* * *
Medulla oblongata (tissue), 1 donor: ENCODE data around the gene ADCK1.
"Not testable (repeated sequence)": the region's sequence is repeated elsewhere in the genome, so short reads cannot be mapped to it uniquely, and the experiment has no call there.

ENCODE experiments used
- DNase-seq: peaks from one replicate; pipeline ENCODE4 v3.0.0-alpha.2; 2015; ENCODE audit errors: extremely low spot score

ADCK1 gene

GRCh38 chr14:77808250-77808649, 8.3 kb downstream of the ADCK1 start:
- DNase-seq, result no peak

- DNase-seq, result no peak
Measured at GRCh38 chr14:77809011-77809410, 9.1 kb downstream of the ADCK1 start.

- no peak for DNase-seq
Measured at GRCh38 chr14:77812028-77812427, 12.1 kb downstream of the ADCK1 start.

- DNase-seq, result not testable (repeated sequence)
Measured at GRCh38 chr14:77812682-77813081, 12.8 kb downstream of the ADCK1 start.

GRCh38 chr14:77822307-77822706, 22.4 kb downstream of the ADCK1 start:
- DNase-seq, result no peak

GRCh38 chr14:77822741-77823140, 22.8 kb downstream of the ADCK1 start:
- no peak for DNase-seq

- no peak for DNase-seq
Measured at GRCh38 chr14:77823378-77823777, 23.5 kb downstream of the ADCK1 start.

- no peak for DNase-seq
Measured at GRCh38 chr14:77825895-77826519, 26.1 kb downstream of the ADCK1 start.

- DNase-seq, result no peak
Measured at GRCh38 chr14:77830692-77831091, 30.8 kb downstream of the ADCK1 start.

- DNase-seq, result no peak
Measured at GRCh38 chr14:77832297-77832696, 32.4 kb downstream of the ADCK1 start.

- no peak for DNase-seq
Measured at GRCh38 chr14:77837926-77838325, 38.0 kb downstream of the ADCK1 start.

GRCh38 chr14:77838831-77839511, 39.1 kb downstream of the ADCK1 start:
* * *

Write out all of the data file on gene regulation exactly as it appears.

Medulla oblongata (tissue), 1 donor: ENCODE data around the gene ADCK1.
"Not testable (repeated sequence)": the region's sequence is repeated elsewhere in the genome, so short reads cannot be mapped to it uniquely, and the experiment has no call there.

ENCODE experiments used
- DNase-seq: peaks from one replicate; pipeline ENCODE4 v3.0.0-alpha.2; 2015; ENCODE audit errors: extremely low spot score

ADCK1 gene

GRCh38 chr14:77808250-77808649, 8.3 kb downstream of the ADCK1 start:
- DNase-seq, result no peak

- DNase-seq, result no peak
Measured at GRCh38 chr14:77809011-77809410, 9.1 kb downstream of the ADCK1 start.

- no peak for DNase-seq
Measured at GRCh38 chr14:77812028-77812427, 12.1 kb downstream of the ADCK1 start.

- DNase-seq, result not testable (repeated sequence)
Measured at GRCh38 chr14:77812682-77813081, 12.8 kb downstream of the ADCK1 start.

GRCh38 chr14:77822307-77822706, 22.4 kb downstream of the ADCK1 start:
- DNase-seq, result no peak

GRCh38 chr14:77822741-77823140, 22.8 kb downstream of the ADCK1 start:
- no peak for DNase-seq

- no peak for DNase-seq
Measured at GRCh38 chr14:77823378-77823777, 23.5 kb downstream of the ADCK1 start.

- no peak for DNase-seq
Measured at GRCh38 chr14:77825895-77826519, 26.1 kb downstream of the ADCK1 start.

- DNase-seq, result no peak
Measured at GRCh38 chr14:77830692-77831091, 30.8 kb downstream of the ADCK1 start.

- DNase-seq, result no peak
Measured at GRCh38 chr14:77832297-77832696, 32.4 kb downstream of the ADCK1 start.

- no peak for DNase-seq
Measured at GRCh38 chr14:77837926-77838325, 38.0 kb downstream of the ADCK1 start.

GRCh38 chr14:77838831-77839511, 39.1 kb downstream of the ADCK1 start: